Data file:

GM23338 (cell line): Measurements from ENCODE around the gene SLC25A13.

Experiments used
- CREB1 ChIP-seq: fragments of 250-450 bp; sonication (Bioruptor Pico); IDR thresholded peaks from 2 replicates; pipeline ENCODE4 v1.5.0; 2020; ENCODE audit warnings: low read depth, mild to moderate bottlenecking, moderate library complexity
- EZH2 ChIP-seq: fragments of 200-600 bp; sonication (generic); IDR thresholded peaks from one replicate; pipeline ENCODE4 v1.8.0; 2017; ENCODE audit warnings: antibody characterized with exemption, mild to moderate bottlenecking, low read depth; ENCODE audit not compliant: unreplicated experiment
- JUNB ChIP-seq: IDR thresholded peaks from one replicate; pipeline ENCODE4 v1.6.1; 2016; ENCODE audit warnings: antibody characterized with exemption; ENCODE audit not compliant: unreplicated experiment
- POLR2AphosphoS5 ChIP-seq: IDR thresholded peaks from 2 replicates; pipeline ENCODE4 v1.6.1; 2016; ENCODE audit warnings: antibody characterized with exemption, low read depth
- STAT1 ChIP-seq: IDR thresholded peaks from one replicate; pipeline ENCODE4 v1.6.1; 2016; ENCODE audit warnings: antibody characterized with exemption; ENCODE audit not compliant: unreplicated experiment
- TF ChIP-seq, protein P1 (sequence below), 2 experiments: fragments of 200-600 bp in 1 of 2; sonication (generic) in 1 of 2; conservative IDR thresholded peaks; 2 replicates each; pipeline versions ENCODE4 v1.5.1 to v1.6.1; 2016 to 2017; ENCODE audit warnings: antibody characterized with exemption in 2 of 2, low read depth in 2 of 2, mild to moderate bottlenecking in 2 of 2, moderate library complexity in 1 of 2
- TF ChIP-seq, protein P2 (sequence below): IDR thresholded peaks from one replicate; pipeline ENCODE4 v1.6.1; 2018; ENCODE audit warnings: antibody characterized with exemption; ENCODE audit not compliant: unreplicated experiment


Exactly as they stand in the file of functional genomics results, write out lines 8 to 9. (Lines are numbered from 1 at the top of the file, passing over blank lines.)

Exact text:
- TF ChIP-seq, protein P1 (sequence below), 2 experiments: fragments of 200-600 bp in 1 of 2; sonication (generic) in 1 of 2; conservative IDR thresholded peaks; 2 replicates each; pipeline versions ENCODE4 v1.5.1 to v1.6.1; 2016 to 2017; ENCODE audit warnings: antibody characterized with exemption in 2 of 2, low read depth in 2 of 2, mild to moderate bottlenecking in 2 of 2, moderate library complexity in 1 of 2
- TF ChIP-seq, protein P2 (sequence below): IDR thresholded peaks from one replicate; pipeline ENCODE4 v1.6.1; 2018; ENCODE audit warnings: antibody characterized with exemption; ENCODE audit not compliant: unreplicated experiment